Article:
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Do the Dolphins have a plan for free agency?

Miami’s decision to part ways with Branden Albert makes sense from a financial standpoint, but it opens up another huge question for the offseason.

San Diego Chargers v Miami Dolphins

The Dolphins got a jump start on the offseason Thursday by releasing a pair of players and nearly releasing a third (more on that in a second). Miami said goodbye to disappointing defensive end Mario Williams and defensive tackle Earl Mitchell. Neither of those two moves were a big shock.

What was more surprising was the news that Miami was releasing Branden Albert, their starting left tackle. Well, they were going to release him, but changed course at the last minute (after telling Albert and his agent their plan to cut him) when they reportedly had at least one team call about making a trade for Albert.

Whether a trade materializes, Albert isn’t going to be a Dolphin in 2017. They’ll shift Laremy Tunsil over to left tackle. Tunsil did some fill-in work at that spot while Albert was injured last season, but the results left a little to be desired.

Now, the Dolphins will have to address both starting guard spots in the offseason since Tunsil is moving from left guard to left tackle and Jermon Bushrod, the right guard, is a free agent. They have some options in-house, and then there’s always the draft and free agency.

From a financial standpoint, parting ways with the 32-year-old Albert makes sense. He’s got a $10.6 million cap hit this year and an $11.3 million hit next year. That’s a big commitment for a player who hasn’t played a 16-game season since 2011.

On the other hand, the Dolphins finished the season with a 10-6 record and a trip to the playoffs, largely because when their starting offensive line was together, it was quite good. (Remember those three times when Jay Ajayi ran for 200+ yards in a game?) Now, the offensive line goes from a strength, albeit one limited by injuries, to a major question mark.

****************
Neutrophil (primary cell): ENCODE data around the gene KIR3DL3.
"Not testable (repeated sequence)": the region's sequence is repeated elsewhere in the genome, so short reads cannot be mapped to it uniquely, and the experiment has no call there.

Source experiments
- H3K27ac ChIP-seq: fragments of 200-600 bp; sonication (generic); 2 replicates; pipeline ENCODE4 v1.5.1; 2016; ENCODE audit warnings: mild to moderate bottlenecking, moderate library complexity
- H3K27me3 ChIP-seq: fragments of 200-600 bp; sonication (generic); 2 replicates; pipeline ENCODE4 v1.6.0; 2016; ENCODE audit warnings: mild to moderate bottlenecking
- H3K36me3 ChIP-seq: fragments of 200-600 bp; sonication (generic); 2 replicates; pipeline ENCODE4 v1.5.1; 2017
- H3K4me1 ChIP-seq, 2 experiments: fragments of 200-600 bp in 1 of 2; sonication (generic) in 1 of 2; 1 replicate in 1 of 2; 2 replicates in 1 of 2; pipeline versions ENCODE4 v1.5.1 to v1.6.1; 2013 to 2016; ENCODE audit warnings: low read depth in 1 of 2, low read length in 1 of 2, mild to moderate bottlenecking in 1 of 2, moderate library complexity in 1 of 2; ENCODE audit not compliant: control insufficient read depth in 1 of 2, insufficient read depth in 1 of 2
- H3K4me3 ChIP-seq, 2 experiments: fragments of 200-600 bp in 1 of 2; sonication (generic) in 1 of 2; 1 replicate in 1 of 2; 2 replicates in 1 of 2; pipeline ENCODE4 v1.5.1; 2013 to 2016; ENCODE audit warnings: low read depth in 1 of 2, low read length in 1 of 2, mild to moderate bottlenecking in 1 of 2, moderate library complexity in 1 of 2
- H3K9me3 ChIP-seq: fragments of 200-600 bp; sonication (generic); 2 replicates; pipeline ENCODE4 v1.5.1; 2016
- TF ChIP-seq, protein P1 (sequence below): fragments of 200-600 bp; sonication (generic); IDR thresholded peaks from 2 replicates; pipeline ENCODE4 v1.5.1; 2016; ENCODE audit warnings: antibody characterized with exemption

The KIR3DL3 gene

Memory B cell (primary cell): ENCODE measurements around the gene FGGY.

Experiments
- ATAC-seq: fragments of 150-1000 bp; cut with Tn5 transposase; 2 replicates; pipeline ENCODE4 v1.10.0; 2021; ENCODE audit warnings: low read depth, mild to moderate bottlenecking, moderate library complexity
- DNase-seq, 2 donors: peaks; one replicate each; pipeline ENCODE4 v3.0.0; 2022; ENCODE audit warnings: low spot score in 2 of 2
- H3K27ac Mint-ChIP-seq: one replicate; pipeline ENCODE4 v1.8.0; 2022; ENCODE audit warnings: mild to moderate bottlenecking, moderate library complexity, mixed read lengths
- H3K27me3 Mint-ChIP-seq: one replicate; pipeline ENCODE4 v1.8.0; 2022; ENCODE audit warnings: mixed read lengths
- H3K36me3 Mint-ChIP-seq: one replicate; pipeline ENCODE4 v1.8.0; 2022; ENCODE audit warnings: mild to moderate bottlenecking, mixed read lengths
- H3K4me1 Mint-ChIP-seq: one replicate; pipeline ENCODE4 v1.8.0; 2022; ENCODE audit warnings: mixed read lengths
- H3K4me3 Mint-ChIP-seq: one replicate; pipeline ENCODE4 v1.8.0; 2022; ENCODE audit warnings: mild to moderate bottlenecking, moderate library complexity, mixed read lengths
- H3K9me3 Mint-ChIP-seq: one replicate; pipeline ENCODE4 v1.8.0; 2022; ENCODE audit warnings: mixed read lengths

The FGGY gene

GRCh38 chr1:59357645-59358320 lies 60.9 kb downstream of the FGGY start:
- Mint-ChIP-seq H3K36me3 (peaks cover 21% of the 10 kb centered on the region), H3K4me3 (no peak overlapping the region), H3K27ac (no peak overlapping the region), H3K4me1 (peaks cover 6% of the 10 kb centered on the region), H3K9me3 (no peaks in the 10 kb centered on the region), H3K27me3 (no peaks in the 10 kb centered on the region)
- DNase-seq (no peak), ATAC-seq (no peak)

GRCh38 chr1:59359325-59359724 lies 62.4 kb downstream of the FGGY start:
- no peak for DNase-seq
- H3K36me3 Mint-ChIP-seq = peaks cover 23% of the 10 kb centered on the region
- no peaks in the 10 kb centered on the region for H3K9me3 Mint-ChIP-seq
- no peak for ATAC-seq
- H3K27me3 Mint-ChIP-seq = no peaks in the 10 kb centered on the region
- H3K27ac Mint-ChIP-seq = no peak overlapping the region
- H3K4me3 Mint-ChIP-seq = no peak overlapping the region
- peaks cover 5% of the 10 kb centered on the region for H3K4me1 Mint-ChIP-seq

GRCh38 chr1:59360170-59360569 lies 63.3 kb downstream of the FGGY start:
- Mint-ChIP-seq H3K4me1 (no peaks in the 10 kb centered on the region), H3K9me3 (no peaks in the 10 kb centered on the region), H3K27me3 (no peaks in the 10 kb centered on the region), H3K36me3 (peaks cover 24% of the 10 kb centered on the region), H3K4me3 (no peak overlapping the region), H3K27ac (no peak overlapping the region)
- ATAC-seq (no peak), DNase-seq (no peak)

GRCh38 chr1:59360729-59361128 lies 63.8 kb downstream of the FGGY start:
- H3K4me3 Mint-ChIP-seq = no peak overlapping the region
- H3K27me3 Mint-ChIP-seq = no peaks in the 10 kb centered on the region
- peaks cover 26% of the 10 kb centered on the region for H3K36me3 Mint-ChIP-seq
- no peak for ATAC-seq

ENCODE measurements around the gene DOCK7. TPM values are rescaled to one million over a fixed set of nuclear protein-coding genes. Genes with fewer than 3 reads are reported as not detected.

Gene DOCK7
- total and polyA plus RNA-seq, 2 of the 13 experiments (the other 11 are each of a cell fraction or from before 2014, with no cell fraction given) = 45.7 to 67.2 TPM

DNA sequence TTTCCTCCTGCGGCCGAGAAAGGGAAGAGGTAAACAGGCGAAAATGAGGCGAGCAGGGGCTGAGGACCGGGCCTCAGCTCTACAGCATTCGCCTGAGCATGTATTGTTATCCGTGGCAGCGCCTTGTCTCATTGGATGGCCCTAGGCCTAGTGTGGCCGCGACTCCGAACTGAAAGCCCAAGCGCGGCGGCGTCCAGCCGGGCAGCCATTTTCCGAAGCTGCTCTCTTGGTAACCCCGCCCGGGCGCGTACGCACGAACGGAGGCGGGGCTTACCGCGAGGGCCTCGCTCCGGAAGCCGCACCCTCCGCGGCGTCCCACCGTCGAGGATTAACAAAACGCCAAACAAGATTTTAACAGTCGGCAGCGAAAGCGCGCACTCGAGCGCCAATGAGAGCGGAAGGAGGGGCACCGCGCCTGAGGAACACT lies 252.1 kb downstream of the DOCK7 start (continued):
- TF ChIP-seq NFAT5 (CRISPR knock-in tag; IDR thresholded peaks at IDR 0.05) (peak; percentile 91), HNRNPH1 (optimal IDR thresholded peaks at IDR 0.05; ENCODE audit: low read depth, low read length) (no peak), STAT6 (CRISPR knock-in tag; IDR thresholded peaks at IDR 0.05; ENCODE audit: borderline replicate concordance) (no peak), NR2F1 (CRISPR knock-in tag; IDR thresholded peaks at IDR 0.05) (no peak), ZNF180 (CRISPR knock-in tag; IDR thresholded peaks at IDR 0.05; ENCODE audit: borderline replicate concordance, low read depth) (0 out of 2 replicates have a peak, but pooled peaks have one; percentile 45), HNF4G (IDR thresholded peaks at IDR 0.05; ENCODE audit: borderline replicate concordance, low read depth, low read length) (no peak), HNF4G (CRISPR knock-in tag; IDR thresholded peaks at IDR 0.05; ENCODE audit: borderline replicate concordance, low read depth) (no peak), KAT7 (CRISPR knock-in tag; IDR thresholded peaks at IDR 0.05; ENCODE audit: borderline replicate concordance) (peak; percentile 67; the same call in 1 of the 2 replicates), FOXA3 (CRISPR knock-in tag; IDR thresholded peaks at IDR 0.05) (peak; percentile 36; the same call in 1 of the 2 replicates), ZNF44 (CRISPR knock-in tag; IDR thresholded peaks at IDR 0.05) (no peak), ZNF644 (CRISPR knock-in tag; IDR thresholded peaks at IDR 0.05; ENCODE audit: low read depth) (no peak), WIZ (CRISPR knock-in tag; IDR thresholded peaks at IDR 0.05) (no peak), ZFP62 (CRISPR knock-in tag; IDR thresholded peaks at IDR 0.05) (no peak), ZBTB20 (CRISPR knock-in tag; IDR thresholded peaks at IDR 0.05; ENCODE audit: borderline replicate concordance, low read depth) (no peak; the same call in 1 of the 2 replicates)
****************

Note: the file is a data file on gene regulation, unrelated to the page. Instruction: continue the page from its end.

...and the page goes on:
The cap space freed up by releasing Williams and Mitchell and doing whatever happens with Albert will likely be directed at a defensive overhaul this spring. Unfortunately, their recent drafting will have them doing the bulk of that via free agency rather than promoting their own players on team-friendly rookie deals.

Despite Miami’s success on the field this season — and head coach Adam Gase deserves a lot of credit for that 10-6 record — it’s hard not to view these early offseason moves with some skepticism. There’s a pattern emerging here. Last year, the Dolphins dug their way out of hefty, mostly ill-advised contracts before going and spending more money on ill-advised contracts (e.g. Mario Williams). They did that while letting some of their own in-house talent slip away, Olivier Vernon for instance.

There’s already talk that they’re hoping to swing a deal for a top-tier cornerback. That worked out last year with Byron Maxwell (and Vance Joseph’s only year as defensive coordinator), but there’s no guarantee it’ll play out that way again.

These are only the first of a series of moves the Dolphins will undertake this spring. Cutting Albert has its pros (too much money for an aging, injured player) and cons (turning a team strength into a question mark), the other moves are good ones.

Last season, the Dolphins, on the field, were a wildly different team than we’re used to seeing. Will that hold true in the offseason, as well?